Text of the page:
Spending Attention

I stared at the walls in my office today. For an hour. At least I think it was an hour. It might have been more. When I resurfaced from my thoughts, I had no idea what I’d been thinking about exactly. The thoughts swam past me like fish in a murky ocean, appearing and then vanishing. I know that only a few of them were about cleaning my office, a flock of tasks that really need to be done. More of them were about the books on my shelves because those were in my line of sight. Most of my books are familiar friends that I want to revisit. I’ve been doing poorly at making time for reading, so I feel sad that I probably won’t get around to reading them again for a long time. If ever. Yet I’m also content that they continue to sit on my shelves as tangible reminders of journeys I’ve taken and things I have learned. So much of my life work is centered around books, it is strange that reading somehow slipped out of my life. It is a piece I’d like to re-collect.

I watched a short video this week about the attention economy. I wish I could find it again, but it would require me to search twitter and I’d just end up down half a dozen rabbit holes. The person in the video was doing either an interview or a panel where he discussed how corporations will happily colonize every moment of my attention in order to acquire money. Sometimes I am the source of that money. Other times my attention is the commodity for sale. Either way, much of the internet is optimized to grab and hold attention. My attention. My time. My focus. That thought sits with me as my phone pings me with a weekly report on how many hours I spent on various apps. I did not ask my phone to give me this information, it drew my attention by making a noise. So many apps want to do the same. To reach into my life and pull my focus back to things that are online. I read the report and I don’t like what the numbers have to say. It was only a few posts ago when I was lamenting how I lack space in my life for emotional processing. This report gives me some clues as to where that processing time has vanished to.

I am tired so often lately. Worn out by all of my administrative work with its endless round of small decisions and crafted emails. In between tasks I seek a small break, so I noodle on my phone trying to rest my brain and re-set so that I can face the next set of tasks. There is a flaw in this. My noodling gives my mind more things to process and track. My little game requires me to remember which in-game goals I was reaching for. Social media is full of new thoughts to think and world news that often creates stress. I am discovering (again) that five quick breaks to noodle do not equal an hour of brain wandering while staring at the walls of my office. I can feel the difference between these things when I resurface.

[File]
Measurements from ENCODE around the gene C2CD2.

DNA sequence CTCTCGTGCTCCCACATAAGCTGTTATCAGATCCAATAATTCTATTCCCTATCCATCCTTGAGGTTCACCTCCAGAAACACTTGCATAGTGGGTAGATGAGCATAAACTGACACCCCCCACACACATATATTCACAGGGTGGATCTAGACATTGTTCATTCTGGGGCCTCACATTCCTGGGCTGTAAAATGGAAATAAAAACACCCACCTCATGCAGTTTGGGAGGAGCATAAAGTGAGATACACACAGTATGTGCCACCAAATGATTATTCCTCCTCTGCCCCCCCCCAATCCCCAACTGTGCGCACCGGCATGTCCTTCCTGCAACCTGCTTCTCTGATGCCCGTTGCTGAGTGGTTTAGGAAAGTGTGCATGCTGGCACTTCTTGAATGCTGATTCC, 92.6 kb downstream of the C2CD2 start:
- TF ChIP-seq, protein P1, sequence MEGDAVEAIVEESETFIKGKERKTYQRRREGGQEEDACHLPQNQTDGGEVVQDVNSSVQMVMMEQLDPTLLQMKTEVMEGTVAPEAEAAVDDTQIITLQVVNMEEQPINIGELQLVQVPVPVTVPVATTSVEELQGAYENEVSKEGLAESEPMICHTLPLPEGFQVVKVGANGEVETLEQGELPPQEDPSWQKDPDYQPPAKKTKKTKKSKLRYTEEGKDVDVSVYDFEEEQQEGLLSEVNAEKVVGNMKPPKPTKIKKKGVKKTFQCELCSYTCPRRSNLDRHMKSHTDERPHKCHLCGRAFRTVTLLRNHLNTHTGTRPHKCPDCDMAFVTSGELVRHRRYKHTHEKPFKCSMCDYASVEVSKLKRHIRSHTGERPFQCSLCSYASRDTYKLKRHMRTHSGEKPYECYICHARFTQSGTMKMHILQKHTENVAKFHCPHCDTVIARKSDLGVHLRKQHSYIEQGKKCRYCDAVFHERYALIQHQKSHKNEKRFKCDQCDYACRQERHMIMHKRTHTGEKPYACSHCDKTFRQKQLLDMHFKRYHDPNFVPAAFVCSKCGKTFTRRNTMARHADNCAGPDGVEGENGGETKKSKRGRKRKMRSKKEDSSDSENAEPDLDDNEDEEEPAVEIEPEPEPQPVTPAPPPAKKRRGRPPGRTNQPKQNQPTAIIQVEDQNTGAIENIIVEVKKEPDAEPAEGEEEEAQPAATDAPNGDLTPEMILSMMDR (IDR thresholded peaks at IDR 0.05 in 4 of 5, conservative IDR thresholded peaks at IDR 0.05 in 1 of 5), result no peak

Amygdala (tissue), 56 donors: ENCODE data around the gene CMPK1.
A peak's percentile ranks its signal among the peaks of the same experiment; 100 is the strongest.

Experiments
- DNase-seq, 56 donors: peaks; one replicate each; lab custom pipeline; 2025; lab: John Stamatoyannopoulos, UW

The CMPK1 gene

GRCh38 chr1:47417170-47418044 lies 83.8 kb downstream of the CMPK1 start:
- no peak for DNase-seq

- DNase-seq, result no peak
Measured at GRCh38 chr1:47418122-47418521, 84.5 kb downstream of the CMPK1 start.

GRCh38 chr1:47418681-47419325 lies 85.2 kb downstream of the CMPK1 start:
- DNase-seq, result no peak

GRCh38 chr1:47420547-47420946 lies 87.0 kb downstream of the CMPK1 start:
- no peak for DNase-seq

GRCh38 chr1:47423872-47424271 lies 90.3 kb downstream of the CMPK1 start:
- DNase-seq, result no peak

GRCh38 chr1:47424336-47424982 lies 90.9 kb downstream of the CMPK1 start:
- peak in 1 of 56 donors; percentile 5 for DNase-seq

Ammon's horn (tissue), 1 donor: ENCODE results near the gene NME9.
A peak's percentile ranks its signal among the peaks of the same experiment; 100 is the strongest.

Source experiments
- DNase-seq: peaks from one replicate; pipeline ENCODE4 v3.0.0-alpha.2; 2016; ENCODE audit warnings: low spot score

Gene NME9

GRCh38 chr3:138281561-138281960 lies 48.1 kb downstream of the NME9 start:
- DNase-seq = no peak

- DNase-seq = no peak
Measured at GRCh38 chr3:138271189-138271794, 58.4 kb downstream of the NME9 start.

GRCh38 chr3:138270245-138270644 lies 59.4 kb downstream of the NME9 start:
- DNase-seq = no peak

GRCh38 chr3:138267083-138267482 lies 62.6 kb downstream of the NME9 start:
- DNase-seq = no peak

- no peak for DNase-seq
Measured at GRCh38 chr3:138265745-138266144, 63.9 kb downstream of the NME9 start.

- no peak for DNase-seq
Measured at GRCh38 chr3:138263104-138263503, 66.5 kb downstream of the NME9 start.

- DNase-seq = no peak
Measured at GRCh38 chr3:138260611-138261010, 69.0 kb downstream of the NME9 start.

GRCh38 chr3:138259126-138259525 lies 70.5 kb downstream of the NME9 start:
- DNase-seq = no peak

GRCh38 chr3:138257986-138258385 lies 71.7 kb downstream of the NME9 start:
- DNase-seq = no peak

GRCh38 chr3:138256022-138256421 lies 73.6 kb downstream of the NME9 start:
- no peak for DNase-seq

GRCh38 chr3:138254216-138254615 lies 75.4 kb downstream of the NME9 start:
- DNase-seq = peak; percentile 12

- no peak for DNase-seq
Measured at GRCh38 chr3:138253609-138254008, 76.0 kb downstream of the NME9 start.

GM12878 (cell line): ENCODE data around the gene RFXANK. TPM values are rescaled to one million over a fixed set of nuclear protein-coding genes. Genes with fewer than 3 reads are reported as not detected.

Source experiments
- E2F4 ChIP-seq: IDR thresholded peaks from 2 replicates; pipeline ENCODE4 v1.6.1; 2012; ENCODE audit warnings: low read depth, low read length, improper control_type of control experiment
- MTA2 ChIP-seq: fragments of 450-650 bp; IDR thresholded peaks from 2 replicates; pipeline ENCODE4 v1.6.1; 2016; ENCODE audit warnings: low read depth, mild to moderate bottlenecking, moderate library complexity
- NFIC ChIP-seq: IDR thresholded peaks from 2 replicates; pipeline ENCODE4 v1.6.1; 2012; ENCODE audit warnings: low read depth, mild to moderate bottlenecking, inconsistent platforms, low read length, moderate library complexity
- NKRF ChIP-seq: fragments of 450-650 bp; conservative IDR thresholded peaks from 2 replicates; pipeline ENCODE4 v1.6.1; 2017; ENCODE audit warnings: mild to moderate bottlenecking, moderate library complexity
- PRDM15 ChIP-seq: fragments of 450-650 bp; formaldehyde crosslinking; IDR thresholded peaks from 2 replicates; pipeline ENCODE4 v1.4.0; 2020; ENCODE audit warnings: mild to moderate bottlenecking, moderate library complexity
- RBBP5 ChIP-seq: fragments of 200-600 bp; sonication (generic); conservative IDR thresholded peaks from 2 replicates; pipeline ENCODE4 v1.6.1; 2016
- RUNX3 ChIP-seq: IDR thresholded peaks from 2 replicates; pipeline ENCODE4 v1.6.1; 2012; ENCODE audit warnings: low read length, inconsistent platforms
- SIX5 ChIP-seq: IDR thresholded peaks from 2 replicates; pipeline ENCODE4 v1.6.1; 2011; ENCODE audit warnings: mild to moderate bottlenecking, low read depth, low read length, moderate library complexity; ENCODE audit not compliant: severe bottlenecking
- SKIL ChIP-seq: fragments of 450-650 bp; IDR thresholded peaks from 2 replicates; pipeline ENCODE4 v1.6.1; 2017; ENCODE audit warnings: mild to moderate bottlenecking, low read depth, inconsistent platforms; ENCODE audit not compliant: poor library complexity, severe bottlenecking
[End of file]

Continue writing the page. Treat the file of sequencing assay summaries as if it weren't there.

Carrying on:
The challenge is that sometimes I need to spend my attention on internet things. I have learned so much from reading twitter threads. My thoughts are broader and my understanding deeper from reading the thoughts of others who take time to open up their experiences so that I can glimpse inside a life different from mine. I’ve had my focus drawn to causes that matter, things that I deliberately choose to support. Many of these asks for attention are good, even if they sometimes disrupt my peace and comfort. In seeking to reconcile the benefit and the strain of the attention economy, I think about a conversation I had with a friend this week. She described the difference between diving into media to engage with it and diving into media to hide from something else. This is such a smart distinction. The media may even be the exact same, it is just my internal approach that changes. My approach is what determines whether I resurface depleted or rejuvenated.

So I have to be self aware enough to decide how best to spend my little breaks. Do I need to engage with something new in order to give myself thoughts to think. Or is my head full of unprocessed thoughts already and I just need to sit quietly with them while they sort themselves? Lately I think I need to be better about befriending boredom. Letting my mind be quiet. Seeing all those asks for my attention and saying “no, you can’t have my attention today.” One way I’m trying to do this is to pick up a book instead of the internet when I’m having a little brain break. It is a very fragmented way to read a book, but if I wait for uninterrupted hours to read I’ll never get through the stack of books I purchased but haven’t yet read, let alone revisiting those books on my shelf that I’d like to re-experience.